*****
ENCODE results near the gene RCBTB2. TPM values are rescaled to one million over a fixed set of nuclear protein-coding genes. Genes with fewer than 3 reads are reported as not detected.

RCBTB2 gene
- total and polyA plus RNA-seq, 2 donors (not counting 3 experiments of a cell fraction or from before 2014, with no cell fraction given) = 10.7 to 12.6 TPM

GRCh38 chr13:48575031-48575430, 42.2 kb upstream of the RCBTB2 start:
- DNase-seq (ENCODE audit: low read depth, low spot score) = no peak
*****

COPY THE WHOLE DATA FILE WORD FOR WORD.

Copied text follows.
ENCODE results near the gene RCBTB2. TPM values are rescaled to one million over a fixed set of nuclear protein-coding genes. Genes with fewer than 3 reads are reported as not detected.

RCBTB2 gene
- total and polyA plus RNA-seq, 2 donors (not counting 3 experiments of a cell fraction or from before 2014, with no cell fraction given) = 10.7 to 12.6 TPM

GRCh38 chr13:48575031-48575430, 42.2 kb upstream of the RCBTB2 start:
- DNase-seq (ENCODE audit: low read depth, low spot score) = no peak